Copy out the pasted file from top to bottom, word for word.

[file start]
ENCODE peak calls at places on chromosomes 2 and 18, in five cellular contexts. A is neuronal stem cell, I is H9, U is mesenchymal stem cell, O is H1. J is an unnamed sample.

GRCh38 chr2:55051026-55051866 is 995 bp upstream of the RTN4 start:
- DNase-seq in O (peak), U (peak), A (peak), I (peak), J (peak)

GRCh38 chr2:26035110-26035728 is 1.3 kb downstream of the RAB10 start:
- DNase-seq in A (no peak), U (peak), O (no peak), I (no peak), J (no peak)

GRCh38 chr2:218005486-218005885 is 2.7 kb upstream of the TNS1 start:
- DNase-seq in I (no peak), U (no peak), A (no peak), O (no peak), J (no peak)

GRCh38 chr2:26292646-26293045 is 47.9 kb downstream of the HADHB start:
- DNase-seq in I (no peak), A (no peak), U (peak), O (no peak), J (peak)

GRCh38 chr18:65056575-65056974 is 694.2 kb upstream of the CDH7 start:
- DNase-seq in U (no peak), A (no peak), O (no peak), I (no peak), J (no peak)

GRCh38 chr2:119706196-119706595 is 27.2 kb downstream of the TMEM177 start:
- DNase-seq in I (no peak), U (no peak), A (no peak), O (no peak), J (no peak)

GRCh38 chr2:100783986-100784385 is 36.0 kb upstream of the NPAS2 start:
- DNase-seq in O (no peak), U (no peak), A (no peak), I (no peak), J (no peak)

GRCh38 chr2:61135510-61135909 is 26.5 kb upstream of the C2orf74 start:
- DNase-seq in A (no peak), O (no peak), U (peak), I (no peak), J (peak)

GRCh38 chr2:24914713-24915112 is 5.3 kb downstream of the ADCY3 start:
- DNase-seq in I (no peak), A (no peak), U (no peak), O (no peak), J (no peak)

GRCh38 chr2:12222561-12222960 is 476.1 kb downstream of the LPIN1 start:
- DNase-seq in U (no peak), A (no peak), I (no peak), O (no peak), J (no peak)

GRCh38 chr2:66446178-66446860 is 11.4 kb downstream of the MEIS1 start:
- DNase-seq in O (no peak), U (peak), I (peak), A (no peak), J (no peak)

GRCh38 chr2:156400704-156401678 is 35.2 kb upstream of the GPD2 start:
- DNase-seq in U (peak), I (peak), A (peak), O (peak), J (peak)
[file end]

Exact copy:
ENCODE peak calls at places on chromosomes 2 and 18, in five cellular contexts. A is neuronal stem cell, I is H9, U is mesenchymal stem cell, O is H1. J is an unnamed sample.

GRCh38 chr2:55051026-55051866 is 995 bp upstream of the RTN4 start:
- DNase-seq in O (peak), U (peak), A (peak), I (peak), J (peak)

GRCh38 chr2:26035110-26035728 is 1.3 kb downstream of the RAB10 start:
- DNase-seq in A (no peak), U (peak), O (no peak), I (no peak), J (no peak)

GRCh38 chr2:218005486-218005885 is 2.7 kb upstream of the TNS1 start:
- DNase-seq in I (no peak), U (no peak), A (no peak), O (no peak), J (no peak)

GRCh38 chr2:26292646-26293045 is 47.9 kb downstream of the HADHB start:
- DNase-seq in I (no peak), A (no peak), U (peak), O (no peak), J (peak)

GRCh38 chr18:65056575-65056974 is 694.2 kb upstream of the CDH7 start:
- DNase-seq in U (no peak), A (no peak), O (no peak), I (no peak), J (no peak)

GRCh38 chr2:119706196-119706595 is 27.2 kb downstream of the TMEM177 start:
- DNase-seq in I (no peak), U (no peak), A (no peak), O (no peak), J (no peak)

GRCh38 chr2:100783986-100784385 is 36.0 kb upstream of the NPAS2 start:
- DNase-seq in O (no peak), U (no peak), A (no peak), I (no peak), J (no peak)

GRCh38 chr2:61135510-61135909 is 26.5 kb upstream of the C2orf74 start:
- DNase-seq in A (no peak), O (no peak), U (peak), I (no peak), J (peak)

GRCh38 chr2:24914713-24915112 is 5.3 kb downstream of the ADCY3 start:
- DNase-seq in I (no peak), A (no peak), U (no peak), O (no peak), J (no peak)

GRCh38 chr2:12222561-12222960 is 476.1 kb downstream of the LPIN1 start:
- DNase-seq in U (no peak), A (no peak), I (no peak), O (no peak), J (no peak)

GRCh38 chr2:66446178-66446860 is 11.4 kb downstream of the MEIS1 start:
- DNase-seq in O (no peak), U (peak), I (peak), A (no peak), J (no peak)

GRCh38 chr2:156400704-156401678 is 35.2 kb upstream of the GPD2 start:
- DNase-seq in U (peak), I (peak), A (peak), O (peak), J (peak)